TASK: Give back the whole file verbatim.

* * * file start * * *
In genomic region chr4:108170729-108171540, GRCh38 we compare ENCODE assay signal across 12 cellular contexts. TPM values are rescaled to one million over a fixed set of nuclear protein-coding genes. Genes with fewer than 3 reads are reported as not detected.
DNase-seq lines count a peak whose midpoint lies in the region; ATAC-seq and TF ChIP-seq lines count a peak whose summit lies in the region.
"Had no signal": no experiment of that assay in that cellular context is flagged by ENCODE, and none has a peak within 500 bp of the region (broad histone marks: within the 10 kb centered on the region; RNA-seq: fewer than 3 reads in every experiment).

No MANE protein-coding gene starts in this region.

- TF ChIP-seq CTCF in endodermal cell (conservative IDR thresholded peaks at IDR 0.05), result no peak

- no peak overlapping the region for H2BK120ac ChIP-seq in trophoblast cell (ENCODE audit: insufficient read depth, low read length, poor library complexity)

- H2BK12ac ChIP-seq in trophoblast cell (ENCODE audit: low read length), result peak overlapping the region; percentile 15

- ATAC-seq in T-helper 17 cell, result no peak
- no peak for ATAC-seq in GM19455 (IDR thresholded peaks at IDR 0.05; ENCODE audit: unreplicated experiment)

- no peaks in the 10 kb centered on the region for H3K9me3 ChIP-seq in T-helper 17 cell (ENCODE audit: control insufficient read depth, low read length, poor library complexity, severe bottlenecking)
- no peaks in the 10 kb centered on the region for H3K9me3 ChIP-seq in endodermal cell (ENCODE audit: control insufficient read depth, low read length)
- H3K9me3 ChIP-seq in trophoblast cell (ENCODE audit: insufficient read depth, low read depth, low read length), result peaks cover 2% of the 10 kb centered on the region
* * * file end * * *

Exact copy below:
In genomic region chr4:108170729-108171540, GRCh38 we compare ENCODE assay signal across 12 cellular contexts. TPM values are rescaled to one million over a fixed set of nuclear protein-coding genes. Genes with fewer than 3 reads are reported as not detected.
DNase-seq lines count a peak whose midpoint lies in the region; ATAC-seq and TF ChIP-seq lines count a peak whose summit lies in the region.
"Had no signal": no experiment of that assay in that cellular context is flagged by ENCODE, and none has a peak within 500 bp of the region (broad histone marks: within the 10 kb centered on the region; RNA-seq: fewer than 3 reads in every experiment).

No MANE protein-coding gene starts in this region.

- TF ChIP-seq CTCF in endodermal cell (conservative IDR thresholded peaks at IDR 0.05), result no peak

- no peak overlapping the region for H2BK120ac ChIP-seq in trophoblast cell (ENCODE audit: insufficient read depth, low read length, poor library complexity)

- H2BK12ac ChIP-seq in trophoblast cell (ENCODE audit: low read length), result peak overlapping the region; percentile 15

- ATAC-seq in T-helper 17 cell, result no peak
- no peak for ATAC-seq in GM19455 (IDR thresholded peaks at IDR 0.05; ENCODE audit: unreplicated experiment)

- no peaks in the 10 kb centered on the region for H3K9me3 ChIP-seq in T-helper 17 cell (ENCODE audit: control insufficient read depth, low read length, poor library complexity, severe bottlenecking)
- no peaks in the 10 kb centered on the region for H3K9me3 ChIP-seq in endodermal cell (ENCODE audit: control insufficient read depth, low read length)
- H3K9me3 ChIP-seq in trophoblast cell (ENCODE audit: insufficient read depth, low read depth, low read length), result peaks cover 2% of the 10 kb centered on the region